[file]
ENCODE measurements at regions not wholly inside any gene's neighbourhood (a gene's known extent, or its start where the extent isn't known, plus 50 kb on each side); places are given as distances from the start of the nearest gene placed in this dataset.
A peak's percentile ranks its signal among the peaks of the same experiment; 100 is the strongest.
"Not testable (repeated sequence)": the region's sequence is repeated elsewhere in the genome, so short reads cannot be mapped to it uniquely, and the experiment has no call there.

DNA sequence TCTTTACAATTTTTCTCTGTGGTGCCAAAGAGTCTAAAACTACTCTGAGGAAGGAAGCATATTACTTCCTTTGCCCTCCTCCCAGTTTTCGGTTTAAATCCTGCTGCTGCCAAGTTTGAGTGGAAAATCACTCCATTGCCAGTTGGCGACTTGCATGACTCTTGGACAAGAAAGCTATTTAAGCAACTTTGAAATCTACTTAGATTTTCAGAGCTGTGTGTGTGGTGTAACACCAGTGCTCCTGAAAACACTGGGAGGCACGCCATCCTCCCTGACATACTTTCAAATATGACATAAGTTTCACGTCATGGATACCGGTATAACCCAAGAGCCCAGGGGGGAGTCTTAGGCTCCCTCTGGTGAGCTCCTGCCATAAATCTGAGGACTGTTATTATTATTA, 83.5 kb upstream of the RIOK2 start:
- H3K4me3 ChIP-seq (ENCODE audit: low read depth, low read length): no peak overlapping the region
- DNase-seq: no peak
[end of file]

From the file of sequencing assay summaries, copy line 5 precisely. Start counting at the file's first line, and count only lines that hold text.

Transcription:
- H3K4me3 ChIP-seq (ENCODE audit: low read depth, low read length): no peak overlapping the region